Thursday, August 1, 2013

Run Silent, Run Deep by Commander Edward L. Beach

Growing up, my father would recommend  great war motion pictures. One of the great ones, he recommended and was viewed often in our home was the 1950’s hit Run Silent Run Deep with heavy weights Clark Gable and Burt Lancaster (it was a film in which comedian Don Rickles had his movie debut), a submarine drama during WWII.

My father trying to motivate me to read, suggesting perhaps that such a drama in print would keep my attention, placed the Reader’s Digest condensed version upon which the film is loosely based in front of me.  At the time, however, I enjoyed watching movies or playing ball and lacked the motivation to pick up the book.  Reading was very difficult for me in those days.

I finally took out the complete version from the library. Although the book is nothing like the film, my father was correct in his original suggestion:  it kept my attention!

I learned an important feature about being in the Navy and Submarine duty specifically: the tasks on ship require technical training.  Navy life is not simple soldiering.  Each task on a Submarine for example, requires a serious education.  The Navy is always on the cutting edge of technology.  For example, shooting a torpedo at a zig zagging Destroyer requires geometric calculation which requires skill and training.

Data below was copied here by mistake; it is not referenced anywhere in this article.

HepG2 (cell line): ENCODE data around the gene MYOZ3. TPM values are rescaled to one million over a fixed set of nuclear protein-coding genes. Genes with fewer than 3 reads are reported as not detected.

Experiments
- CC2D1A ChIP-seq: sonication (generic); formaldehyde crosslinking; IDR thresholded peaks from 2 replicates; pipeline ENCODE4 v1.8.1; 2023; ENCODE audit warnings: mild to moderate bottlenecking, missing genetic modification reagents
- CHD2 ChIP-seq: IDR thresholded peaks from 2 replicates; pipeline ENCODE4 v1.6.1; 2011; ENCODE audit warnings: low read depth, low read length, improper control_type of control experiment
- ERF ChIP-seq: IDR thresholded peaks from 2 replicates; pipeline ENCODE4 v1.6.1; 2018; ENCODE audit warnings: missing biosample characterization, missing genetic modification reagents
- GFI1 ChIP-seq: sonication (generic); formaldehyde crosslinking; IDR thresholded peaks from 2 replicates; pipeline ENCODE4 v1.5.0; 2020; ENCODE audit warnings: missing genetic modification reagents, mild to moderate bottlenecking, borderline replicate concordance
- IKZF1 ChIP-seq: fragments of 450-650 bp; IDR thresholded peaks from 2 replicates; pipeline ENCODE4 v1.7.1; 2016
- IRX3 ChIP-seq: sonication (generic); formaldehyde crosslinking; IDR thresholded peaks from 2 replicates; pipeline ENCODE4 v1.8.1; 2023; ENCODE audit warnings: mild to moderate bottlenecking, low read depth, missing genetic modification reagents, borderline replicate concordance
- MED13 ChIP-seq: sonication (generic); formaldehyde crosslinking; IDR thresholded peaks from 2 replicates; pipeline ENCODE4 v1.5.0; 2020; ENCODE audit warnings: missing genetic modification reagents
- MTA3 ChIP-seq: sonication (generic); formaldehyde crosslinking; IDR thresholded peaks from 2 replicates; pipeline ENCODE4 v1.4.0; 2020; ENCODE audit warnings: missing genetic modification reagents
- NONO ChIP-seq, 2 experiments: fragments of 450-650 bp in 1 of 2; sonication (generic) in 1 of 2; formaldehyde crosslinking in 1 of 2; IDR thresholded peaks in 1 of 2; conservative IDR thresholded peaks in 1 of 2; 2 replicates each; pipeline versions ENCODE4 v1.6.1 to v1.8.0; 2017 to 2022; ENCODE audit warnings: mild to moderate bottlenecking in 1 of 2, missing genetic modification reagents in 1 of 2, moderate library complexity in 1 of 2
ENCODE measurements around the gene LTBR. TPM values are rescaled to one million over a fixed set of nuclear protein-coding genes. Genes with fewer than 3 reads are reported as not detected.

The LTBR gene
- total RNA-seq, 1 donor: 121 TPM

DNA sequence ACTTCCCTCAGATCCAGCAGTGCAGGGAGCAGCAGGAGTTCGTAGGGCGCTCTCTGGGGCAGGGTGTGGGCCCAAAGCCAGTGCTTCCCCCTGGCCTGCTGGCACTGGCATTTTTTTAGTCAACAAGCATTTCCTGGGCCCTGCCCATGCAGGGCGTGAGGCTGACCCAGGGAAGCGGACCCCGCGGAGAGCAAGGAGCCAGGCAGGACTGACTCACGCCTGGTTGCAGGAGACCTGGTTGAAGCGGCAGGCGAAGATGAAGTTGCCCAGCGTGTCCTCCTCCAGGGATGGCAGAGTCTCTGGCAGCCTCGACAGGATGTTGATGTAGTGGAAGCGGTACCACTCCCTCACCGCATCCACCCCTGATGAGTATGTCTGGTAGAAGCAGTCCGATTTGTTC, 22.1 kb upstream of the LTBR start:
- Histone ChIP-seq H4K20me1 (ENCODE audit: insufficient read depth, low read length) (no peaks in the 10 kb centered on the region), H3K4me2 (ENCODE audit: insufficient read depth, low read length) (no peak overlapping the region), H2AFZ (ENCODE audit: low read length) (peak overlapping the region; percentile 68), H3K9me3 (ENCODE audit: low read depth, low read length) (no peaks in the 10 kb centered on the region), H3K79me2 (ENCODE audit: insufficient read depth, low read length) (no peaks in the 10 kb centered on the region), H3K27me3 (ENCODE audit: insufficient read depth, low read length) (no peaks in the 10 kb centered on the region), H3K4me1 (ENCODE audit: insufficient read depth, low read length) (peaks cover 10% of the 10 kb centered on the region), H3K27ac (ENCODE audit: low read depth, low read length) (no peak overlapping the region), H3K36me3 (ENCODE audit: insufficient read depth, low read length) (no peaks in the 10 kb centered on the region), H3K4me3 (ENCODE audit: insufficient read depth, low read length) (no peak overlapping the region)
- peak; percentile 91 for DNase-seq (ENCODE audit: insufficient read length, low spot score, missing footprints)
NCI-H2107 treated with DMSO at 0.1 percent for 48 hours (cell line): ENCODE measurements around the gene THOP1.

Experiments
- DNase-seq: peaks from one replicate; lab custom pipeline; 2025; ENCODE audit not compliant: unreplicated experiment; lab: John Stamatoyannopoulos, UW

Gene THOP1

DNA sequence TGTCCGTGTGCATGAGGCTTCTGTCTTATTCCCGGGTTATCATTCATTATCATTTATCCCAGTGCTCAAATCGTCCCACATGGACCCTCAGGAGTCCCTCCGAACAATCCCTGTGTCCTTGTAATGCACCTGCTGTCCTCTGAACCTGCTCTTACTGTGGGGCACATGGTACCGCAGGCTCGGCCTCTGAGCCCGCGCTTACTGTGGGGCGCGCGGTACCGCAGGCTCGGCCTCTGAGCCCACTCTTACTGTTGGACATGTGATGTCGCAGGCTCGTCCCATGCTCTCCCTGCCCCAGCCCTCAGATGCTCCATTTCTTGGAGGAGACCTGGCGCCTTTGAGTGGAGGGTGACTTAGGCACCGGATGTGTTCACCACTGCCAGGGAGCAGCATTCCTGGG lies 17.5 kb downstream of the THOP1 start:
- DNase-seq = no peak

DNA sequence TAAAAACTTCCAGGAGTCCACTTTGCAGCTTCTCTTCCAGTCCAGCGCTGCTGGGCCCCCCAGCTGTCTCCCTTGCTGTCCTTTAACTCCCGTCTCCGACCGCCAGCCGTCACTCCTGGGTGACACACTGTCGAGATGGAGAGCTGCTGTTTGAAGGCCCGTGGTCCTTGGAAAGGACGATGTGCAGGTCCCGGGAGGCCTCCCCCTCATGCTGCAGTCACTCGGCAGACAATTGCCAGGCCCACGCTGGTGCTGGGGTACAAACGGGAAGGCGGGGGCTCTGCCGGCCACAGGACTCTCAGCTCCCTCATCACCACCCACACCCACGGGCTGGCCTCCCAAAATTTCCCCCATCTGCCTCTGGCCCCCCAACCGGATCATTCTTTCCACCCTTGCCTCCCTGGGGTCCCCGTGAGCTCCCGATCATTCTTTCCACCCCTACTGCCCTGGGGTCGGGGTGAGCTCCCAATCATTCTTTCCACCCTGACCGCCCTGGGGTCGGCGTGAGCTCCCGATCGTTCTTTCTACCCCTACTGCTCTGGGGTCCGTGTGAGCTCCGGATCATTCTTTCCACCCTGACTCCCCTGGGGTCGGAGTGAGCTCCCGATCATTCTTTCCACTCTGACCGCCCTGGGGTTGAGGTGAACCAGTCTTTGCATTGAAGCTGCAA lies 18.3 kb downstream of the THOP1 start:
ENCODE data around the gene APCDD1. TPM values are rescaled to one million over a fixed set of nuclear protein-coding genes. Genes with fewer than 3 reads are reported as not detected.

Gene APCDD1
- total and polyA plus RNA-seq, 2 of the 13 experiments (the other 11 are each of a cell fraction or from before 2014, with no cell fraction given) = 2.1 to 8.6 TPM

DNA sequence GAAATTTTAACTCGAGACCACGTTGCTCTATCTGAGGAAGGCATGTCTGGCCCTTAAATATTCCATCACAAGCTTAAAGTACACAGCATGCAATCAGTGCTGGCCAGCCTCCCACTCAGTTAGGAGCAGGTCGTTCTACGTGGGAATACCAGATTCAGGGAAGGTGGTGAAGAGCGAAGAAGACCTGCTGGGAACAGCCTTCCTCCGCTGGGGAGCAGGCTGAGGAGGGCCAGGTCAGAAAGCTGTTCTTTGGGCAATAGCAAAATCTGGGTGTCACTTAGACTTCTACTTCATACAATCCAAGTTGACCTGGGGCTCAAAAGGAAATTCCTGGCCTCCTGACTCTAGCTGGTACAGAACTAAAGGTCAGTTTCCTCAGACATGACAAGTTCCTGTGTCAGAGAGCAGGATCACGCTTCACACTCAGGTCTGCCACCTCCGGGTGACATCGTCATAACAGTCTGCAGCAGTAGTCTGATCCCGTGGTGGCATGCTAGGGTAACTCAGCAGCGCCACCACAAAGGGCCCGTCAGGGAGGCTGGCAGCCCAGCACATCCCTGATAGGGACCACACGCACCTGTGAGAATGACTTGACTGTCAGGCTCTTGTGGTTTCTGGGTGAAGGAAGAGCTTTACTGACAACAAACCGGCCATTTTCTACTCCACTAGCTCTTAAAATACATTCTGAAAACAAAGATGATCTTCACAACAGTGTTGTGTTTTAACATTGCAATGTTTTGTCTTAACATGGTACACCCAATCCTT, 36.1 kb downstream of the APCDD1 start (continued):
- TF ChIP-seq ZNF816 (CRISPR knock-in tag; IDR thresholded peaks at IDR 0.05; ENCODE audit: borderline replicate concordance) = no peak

The climax of the book is completely different than the film.  The book ends with a shocking assault against Japanese survivors of their sinking ship.  Commander Richardson deliberately plows his submarine into the remaining life rafts and life boats precluding any possibility of rescue.  Richardson is racked with guilt for committing murder – however, war becomes a justification and vengeance for Japanese atrocities seem to assuage the protagonist’s guilt.  I believe had this been a true event today, such a commander would have been court-martialed  instead of receiving the Medal of Honor as the protagonist does in the book!

The book is an engaging fast read about a "cat and mouse" game in the Pacific theater after the attack on Pearl Harbor and the battle at Mid Way Island.

No comments:

Post a Comment